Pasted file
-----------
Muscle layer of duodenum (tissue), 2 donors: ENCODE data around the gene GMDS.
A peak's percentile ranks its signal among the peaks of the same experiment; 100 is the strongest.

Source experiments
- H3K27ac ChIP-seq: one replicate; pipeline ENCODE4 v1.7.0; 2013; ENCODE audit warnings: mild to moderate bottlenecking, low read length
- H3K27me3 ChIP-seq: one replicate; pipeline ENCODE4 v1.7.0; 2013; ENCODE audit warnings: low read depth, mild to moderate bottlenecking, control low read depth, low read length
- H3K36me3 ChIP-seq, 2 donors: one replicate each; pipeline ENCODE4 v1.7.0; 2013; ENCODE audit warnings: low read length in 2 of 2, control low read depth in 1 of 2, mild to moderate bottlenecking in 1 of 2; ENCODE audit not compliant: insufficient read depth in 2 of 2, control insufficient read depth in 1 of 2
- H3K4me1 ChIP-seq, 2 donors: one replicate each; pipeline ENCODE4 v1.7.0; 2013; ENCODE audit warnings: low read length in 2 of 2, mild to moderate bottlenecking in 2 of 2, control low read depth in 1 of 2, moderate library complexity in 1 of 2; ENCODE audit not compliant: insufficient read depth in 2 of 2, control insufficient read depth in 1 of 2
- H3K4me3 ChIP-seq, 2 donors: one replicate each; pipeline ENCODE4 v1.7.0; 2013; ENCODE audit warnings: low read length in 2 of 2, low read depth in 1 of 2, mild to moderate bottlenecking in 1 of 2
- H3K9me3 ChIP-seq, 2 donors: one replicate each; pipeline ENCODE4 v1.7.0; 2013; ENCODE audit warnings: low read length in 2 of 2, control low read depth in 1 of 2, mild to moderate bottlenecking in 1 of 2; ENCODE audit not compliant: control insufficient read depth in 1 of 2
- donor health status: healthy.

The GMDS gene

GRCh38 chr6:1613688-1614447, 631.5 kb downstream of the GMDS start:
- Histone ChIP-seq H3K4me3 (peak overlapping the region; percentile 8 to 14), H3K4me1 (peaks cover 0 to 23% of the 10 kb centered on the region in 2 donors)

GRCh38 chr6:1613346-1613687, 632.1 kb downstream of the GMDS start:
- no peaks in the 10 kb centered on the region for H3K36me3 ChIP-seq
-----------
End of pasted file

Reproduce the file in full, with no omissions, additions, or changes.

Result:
Muscle layer of duodenum (tissue), 2 donors: ENCODE data around the gene GMDS.
A peak's percentile ranks its signal among the peaks of the same experiment; 100 is the strongest.

Source experiments
- H3K27ac ChIP-seq: one replicate; pipeline ENCODE4 v1.7.0; 2013; ENCODE audit warnings: mild to moderate bottlenecking, low read length
- H3K27me3 ChIP-seq: one replicate; pipeline ENCODE4 v1.7.0; 2013; ENCODE audit warnings: low read depth, mild to moderate bottlenecking, control low read depth, low read length
- H3K36me3 ChIP-seq, 2 donors: one replicate each; pipeline ENCODE4 v1.7.0; 2013; ENCODE audit warnings: low read length in 2 of 2, control low read depth in 1 of 2, mild to moderate bottlenecking in 1 of 2; ENCODE audit not compliant: insufficient read depth in 2 of 2, control insufficient read depth in 1 of 2
- H3K4me1 ChIP-seq, 2 donors: one replicate each; pipeline ENCODE4 v1.7.0; 2013; ENCODE audit warnings: low read length in 2 of 2, mild to moderate bottlenecking in 2 of 2, control low read depth in 1 of 2, moderate library complexity in 1 of 2; ENCODE audit not compliant: insufficient read depth in 2 of 2, control insufficient read depth in 1 of 2
- H3K4me3 ChIP-seq, 2 donors: one replicate each; pipeline ENCODE4 v1.7.0; 2013; ENCODE audit warnings: low read length in 2 of 2, low read depth in 1 of 2, mild to moderate bottlenecking in 1 of 2
- H3K9me3 ChIP-seq, 2 donors: one replicate each; pipeline ENCODE4 v1.7.0; 2013; ENCODE audit warnings: low read length in 2 of 2, control low read depth in 1 of 2, mild to moderate bottlenecking in 1 of 2; ENCODE audit not compliant: control insufficient read depth in 1 of 2
- donor health status: healthy.

The GMDS gene

GRCh38 chr6:1613688-1614447, 631.5 kb downstream of the GMDS start:
- Histone ChIP-seq H3K4me3 (peak overlapping the region; percentile 8 to 14), H3K4me1 (peaks cover 0 to 23% of the 10 kb centered on the region in 2 donors)

GRCh38 chr6:1613346-1613687, 632.1 kb downstream of the GMDS start:
- no peaks in the 10 kb centered on the region for H3K36me3 ChIP-seq